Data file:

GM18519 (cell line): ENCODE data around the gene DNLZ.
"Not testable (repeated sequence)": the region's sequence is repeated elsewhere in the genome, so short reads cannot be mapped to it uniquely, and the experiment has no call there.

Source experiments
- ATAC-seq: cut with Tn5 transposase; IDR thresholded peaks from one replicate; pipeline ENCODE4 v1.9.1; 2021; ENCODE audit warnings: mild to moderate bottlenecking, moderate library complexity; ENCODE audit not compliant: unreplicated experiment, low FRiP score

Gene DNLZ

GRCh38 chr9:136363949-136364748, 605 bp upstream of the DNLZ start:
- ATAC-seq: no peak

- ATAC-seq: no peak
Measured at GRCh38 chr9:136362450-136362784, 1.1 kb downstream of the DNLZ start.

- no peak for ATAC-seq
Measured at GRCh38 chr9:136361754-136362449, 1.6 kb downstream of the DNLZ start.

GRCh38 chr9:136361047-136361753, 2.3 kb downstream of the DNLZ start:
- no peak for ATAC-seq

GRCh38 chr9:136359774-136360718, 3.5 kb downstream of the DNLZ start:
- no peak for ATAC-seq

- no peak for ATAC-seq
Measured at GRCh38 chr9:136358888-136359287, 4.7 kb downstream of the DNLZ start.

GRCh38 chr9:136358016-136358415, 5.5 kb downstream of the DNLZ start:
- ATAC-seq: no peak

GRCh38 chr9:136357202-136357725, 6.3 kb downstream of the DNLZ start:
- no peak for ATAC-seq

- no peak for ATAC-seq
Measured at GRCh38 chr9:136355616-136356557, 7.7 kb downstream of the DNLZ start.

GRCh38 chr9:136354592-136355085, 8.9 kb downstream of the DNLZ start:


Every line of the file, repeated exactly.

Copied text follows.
GM18519 (cell line): ENCODE data around the gene DNLZ.
"Not testable (repeated sequence)": the region's sequence is repeated elsewhere in the genome, so short reads cannot be mapped to it uniquely, and the experiment has no call there.

Source experiments
- ATAC-seq: cut with Tn5 transposase; IDR thresholded peaks from one replicate; pipeline ENCODE4 v1.9.1; 2021; ENCODE audit warnings: mild to moderate bottlenecking, moderate library complexity; ENCODE audit not compliant: unreplicated experiment, low FRiP score

Gene DNLZ

GRCh38 chr9:136363949-136364748, 605 bp upstream of the DNLZ start:
- ATAC-seq: no peak

- ATAC-seq: no peak
Measured at GRCh38 chr9:136362450-136362784, 1.1 kb downstream of the DNLZ start.

- no peak for ATAC-seq
Measured at GRCh38 chr9:136361754-136362449, 1.6 kb downstream of the DNLZ start.

GRCh38 chr9:136361047-136361753, 2.3 kb downstream of the DNLZ start:
- no peak for ATAC-seq

GRCh38 chr9:136359774-136360718, 3.5 kb downstream of the DNLZ start:
- no peak for ATAC-seq

- no peak for ATAC-seq
Measured at GRCh38 chr9:136358888-136359287, 4.7 kb downstream of the DNLZ start.

GRCh38 chr9:136358016-136358415, 5.5 kb downstream of the DNLZ start:
- ATAC-seq: no peak

GRCh38 chr9:136357202-136357725, 6.3 kb downstream of the DNLZ start:
- no peak for ATAC-seq

- no peak for ATAC-seq
Measured at GRCh38 chr9:136355616-136356557, 7.7 kb downstream of the DNLZ start.

GRCh38 chr9:136354592-136355085, 8.9 kb downstream of the DNLZ start: